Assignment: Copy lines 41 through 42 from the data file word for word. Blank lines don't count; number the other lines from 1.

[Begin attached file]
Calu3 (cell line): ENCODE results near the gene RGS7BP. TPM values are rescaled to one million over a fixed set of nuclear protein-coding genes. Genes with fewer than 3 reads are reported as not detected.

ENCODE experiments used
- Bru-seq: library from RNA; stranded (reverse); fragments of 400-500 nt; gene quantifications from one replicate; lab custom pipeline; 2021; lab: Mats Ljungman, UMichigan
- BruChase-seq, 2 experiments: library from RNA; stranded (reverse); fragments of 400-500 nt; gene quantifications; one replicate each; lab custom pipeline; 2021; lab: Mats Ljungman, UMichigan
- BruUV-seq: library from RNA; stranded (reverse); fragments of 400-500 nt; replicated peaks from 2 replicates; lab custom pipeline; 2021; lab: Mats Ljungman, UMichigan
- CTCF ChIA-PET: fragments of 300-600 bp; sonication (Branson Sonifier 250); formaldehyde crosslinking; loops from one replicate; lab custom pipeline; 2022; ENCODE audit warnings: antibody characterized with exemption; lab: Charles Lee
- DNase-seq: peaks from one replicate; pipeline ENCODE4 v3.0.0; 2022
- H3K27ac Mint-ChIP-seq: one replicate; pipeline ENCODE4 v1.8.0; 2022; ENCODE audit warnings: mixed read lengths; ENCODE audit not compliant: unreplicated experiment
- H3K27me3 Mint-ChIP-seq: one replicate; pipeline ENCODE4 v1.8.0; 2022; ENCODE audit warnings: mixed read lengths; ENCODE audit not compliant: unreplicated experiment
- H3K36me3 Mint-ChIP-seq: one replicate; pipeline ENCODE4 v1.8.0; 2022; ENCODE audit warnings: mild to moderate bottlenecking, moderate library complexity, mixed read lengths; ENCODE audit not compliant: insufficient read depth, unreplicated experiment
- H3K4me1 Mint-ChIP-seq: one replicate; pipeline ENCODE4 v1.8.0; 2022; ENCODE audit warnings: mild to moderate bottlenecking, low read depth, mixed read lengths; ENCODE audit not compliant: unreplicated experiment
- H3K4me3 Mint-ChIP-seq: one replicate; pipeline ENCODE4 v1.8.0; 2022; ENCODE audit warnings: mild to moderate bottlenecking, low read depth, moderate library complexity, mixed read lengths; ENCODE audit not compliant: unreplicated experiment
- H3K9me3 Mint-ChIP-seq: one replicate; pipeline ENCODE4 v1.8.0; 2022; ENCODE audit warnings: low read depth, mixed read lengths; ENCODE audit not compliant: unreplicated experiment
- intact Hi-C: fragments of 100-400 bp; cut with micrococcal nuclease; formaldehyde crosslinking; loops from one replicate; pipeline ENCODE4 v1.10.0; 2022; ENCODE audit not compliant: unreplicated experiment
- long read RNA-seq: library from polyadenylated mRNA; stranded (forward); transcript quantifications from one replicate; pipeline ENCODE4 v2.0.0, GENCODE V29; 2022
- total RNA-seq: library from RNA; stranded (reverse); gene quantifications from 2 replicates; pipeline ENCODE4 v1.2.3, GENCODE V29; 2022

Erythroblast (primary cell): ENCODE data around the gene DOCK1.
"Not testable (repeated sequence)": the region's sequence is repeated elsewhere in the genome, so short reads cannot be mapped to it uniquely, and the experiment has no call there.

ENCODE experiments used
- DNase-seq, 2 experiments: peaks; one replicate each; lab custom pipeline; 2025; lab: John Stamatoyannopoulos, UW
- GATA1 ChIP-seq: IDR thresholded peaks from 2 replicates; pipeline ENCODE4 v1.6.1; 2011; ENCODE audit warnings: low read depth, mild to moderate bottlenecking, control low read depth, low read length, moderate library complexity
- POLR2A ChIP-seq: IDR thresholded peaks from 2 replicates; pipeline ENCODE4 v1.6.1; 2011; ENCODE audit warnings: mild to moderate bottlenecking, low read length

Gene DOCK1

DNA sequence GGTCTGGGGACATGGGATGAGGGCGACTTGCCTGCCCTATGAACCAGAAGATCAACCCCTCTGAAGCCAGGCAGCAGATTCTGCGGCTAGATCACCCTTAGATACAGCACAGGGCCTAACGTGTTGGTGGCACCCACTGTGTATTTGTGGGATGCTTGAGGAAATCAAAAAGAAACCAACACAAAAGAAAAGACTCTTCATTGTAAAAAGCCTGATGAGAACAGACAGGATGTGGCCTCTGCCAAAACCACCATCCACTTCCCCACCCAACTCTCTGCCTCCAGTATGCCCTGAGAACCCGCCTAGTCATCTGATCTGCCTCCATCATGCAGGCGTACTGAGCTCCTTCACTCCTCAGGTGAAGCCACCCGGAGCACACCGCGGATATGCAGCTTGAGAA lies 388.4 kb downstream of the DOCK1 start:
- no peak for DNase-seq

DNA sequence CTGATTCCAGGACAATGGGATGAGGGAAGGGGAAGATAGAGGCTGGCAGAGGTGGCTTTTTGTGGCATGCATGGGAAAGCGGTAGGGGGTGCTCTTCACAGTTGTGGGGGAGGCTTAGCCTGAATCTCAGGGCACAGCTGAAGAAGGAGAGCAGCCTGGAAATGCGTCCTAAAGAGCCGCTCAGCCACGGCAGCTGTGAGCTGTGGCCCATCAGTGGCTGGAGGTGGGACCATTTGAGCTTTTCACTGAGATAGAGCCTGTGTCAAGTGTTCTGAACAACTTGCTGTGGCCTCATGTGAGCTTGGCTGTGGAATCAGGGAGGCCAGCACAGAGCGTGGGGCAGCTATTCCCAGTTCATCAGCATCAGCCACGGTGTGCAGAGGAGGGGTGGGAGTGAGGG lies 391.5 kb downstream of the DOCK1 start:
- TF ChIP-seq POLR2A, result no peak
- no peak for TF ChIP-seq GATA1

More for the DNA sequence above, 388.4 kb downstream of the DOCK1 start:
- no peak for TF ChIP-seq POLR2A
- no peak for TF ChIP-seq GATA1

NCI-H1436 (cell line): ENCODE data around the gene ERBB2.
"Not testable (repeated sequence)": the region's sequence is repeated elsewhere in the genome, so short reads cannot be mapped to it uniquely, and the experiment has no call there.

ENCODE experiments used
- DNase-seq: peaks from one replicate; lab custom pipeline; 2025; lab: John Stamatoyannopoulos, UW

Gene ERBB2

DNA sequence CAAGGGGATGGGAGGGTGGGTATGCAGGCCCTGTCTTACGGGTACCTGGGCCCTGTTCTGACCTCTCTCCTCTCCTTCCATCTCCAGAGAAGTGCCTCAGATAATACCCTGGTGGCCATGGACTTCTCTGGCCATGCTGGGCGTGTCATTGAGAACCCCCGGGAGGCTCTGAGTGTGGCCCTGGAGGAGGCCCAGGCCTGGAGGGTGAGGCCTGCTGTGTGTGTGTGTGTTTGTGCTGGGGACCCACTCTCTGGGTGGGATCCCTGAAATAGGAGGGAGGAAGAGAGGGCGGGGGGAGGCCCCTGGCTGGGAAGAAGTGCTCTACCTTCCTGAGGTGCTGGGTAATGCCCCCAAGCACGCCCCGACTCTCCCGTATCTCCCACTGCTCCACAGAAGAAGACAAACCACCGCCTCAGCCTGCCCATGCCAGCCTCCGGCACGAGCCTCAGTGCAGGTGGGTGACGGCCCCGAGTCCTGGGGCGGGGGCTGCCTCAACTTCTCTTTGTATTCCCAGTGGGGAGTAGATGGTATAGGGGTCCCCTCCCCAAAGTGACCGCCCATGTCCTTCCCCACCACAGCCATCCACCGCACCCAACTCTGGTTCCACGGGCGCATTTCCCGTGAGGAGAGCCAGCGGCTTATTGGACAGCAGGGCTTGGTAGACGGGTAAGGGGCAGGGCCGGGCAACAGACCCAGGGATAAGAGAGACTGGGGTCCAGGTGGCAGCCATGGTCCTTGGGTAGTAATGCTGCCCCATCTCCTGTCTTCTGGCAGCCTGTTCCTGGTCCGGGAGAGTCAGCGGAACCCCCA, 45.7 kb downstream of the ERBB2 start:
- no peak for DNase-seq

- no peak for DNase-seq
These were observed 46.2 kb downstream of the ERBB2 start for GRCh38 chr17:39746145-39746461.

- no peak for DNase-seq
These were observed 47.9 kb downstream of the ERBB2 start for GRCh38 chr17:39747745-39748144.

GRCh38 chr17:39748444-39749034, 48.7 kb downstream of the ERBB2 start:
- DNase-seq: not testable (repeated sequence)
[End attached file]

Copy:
- no peak for DNase-seq
These were observed 47.9 kb downstream of the ERBB2 start for GRCh38 chr17:39747745-39748144.